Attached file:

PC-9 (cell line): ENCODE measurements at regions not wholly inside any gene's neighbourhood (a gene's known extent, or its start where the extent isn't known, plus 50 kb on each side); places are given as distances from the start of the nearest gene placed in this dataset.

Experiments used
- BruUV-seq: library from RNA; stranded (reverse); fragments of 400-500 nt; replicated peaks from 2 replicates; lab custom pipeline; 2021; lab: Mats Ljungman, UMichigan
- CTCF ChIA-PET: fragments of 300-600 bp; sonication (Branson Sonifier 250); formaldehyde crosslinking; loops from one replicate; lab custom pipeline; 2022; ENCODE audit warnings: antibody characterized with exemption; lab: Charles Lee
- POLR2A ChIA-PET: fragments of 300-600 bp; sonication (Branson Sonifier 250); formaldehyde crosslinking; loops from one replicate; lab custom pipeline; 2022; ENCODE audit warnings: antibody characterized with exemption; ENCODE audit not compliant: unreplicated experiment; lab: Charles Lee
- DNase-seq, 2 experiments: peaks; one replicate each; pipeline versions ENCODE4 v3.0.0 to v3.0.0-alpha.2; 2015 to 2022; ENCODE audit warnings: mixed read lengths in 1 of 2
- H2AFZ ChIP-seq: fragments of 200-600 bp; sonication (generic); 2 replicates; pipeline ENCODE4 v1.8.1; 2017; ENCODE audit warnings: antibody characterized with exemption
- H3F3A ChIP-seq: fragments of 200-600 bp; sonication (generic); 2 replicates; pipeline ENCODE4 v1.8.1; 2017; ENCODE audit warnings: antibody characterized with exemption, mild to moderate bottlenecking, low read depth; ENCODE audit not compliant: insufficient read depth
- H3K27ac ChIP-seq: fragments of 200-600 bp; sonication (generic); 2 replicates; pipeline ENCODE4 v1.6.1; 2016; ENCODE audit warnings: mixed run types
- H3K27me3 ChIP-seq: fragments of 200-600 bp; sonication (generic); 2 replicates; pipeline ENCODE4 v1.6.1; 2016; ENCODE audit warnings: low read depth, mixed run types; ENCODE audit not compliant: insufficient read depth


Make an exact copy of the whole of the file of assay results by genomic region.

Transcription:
PC-9 (cell line): ENCODE measurements at regions not wholly inside any gene's neighbourhood (a gene's known extent, or its start where the extent isn't known, plus 50 kb on each side); places are given as distances from the start of the nearest gene placed in this dataset.

Experiments used
- BruUV-seq: library from RNA; stranded (reverse); fragments of 400-500 nt; replicated peaks from 2 replicates; lab custom pipeline; 2021; lab: Mats Ljungman, UMichigan
- CTCF ChIA-PET: fragments of 300-600 bp; sonication (Branson Sonifier 250); formaldehyde crosslinking; loops from one replicate; lab custom pipeline; 2022; ENCODE audit warnings: antibody characterized with exemption; lab: Charles Lee
- POLR2A ChIA-PET: fragments of 300-600 bp; sonication (Branson Sonifier 250); formaldehyde crosslinking; loops from one replicate; lab custom pipeline; 2022; ENCODE audit warnings: antibody characterized with exemption; ENCODE audit not compliant: unreplicated experiment; lab: Charles Lee
- DNase-seq, 2 experiments: peaks; one replicate each; pipeline versions ENCODE4 v3.0.0 to v3.0.0-alpha.2; 2015 to 2022; ENCODE audit warnings: mixed read lengths in 1 of 2
- H2AFZ ChIP-seq: fragments of 200-600 bp; sonication (generic); 2 replicates; pipeline ENCODE4 v1.8.1; 2017; ENCODE audit warnings: antibody characterized with exemption
- H3F3A ChIP-seq: fragments of 200-600 bp; sonication (generic); 2 replicates; pipeline ENCODE4 v1.8.1; 2017; ENCODE audit warnings: antibody characterized with exemption, mild to moderate bottlenecking, low read depth; ENCODE audit not compliant: insufficient read depth
- H3K27ac ChIP-seq: fragments of 200-600 bp; sonication (generic); 2 replicates; pipeline ENCODE4 v1.6.1; 2016; ENCODE audit warnings: mixed run types
- H3K27me3 ChIP-seq: fragments of 200-600 bp; sonication (generic); 2 replicates; pipeline ENCODE4 v1.6.1; 2016; ENCODE audit warnings: low read depth, mixed run types; ENCODE audit not compliant: insufficient read depth